The global accumulation of plastic waste is an ever-growing problem. At least five billion tons of the stuff has accumulated on land and sea and is even showing up in the bodies of animals and humans. Recycling plastic instead of making even more of it seems like an essential thing to do but it has proven to be extremely challenging.
The main problem is that plastics come in many different varieties and the ways of breaking them down into a form that can be reused are very specific to each type of plastic. Sorting plastic waste by plastic type is extremely impractical at large scale. Certainly, most consumers can’t do it themselves. As a result, most plastic gathered in recycling programs ends up in landfills.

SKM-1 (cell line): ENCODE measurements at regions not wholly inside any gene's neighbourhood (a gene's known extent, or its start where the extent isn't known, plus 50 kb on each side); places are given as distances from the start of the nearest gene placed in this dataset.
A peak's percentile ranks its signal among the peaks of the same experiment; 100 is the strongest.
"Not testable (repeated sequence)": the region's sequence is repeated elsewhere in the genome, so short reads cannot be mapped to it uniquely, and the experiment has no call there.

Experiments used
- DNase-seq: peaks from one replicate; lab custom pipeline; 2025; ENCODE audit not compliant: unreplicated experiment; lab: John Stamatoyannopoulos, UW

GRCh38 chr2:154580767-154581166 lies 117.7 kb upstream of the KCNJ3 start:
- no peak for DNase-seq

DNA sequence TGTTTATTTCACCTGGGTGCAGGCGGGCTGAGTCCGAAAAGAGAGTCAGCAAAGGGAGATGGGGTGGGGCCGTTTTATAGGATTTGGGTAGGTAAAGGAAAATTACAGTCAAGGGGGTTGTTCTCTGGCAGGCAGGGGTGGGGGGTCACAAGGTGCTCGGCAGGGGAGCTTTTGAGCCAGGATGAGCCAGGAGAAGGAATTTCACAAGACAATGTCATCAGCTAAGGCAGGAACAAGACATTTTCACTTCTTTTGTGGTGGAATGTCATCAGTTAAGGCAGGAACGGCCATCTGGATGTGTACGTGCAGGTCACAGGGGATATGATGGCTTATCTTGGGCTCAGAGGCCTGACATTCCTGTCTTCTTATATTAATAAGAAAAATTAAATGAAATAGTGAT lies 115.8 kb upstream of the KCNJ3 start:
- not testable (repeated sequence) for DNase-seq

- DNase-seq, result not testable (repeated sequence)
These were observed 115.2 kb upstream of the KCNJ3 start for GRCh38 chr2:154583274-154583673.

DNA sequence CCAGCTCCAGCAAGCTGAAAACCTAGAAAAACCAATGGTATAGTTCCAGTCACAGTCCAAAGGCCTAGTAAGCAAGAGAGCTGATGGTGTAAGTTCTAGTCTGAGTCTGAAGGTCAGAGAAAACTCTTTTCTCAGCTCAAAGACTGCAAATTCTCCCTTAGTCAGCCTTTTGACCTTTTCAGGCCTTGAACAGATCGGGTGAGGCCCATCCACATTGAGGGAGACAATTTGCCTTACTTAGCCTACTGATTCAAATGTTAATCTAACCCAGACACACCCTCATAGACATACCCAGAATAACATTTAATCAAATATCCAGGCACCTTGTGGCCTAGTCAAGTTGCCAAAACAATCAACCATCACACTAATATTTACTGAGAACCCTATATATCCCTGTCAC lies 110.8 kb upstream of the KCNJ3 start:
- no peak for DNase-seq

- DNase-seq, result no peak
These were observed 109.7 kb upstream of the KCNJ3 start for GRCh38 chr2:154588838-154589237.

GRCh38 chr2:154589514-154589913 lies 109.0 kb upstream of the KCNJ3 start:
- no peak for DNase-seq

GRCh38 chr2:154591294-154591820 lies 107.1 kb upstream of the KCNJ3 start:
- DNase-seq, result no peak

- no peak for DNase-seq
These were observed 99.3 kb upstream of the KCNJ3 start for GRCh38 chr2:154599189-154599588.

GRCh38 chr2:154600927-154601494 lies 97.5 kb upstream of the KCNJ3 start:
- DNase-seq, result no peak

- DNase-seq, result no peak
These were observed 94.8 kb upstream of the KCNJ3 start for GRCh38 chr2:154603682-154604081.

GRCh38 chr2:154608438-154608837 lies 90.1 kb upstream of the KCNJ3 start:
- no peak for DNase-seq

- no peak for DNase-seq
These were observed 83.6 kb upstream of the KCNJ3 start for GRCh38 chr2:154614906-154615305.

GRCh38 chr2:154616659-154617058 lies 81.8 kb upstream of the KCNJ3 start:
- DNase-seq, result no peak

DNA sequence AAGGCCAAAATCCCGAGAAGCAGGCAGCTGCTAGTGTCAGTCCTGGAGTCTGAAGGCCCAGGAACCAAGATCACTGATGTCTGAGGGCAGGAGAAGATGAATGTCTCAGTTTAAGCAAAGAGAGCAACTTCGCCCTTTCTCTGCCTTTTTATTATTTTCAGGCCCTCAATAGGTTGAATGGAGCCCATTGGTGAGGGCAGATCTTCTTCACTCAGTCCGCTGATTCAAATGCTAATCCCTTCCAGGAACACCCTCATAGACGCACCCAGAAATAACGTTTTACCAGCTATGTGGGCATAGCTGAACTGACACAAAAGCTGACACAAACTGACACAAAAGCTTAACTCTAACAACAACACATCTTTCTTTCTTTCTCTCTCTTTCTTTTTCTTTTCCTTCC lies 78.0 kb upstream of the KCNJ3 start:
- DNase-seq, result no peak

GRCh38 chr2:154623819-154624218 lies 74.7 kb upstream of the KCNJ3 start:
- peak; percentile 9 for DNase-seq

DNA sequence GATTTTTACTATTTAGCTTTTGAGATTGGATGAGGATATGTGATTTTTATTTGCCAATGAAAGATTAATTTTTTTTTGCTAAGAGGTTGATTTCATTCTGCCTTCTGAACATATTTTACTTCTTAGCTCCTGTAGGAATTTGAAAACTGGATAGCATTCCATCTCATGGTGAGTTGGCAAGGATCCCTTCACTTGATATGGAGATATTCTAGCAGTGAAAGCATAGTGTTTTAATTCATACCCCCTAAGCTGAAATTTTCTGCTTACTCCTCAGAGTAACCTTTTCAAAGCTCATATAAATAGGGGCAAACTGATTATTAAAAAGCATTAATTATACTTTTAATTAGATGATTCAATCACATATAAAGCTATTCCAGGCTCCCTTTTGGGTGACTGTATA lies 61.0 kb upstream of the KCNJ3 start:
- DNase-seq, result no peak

New research at MIT has developed a chemical process using a catalyst based on cobalt that is very effective at breaking down a variety of plastics, including polyethylene and polypropylene, which are the two most widely produced plastics. The MIT process breaks plastics down into propane. Propane can be used as a fuel or as a feedstock for making many different products, including new plastics.
Plastics are hard to recycle because their long-chain molecules are very stable and difficult to break apart. Most chemical methods for breaking their chemical bonds produce a random mix of different molecules which would somehow have to be sorted out in order to be useful for anything.
The new process uses a catalyst called a zeolite that contains cobalt nanoparticles. The catalyst selectively breaks down various plastic polymer molecules and turns more than 80% of them into propane.
The researchers are still studying the economics and logistics of the method, but it looks quite promising.
Photo, posted April 25, 2016, courtesy of NOAA Coral Reef Ecosystem Program via Flickr.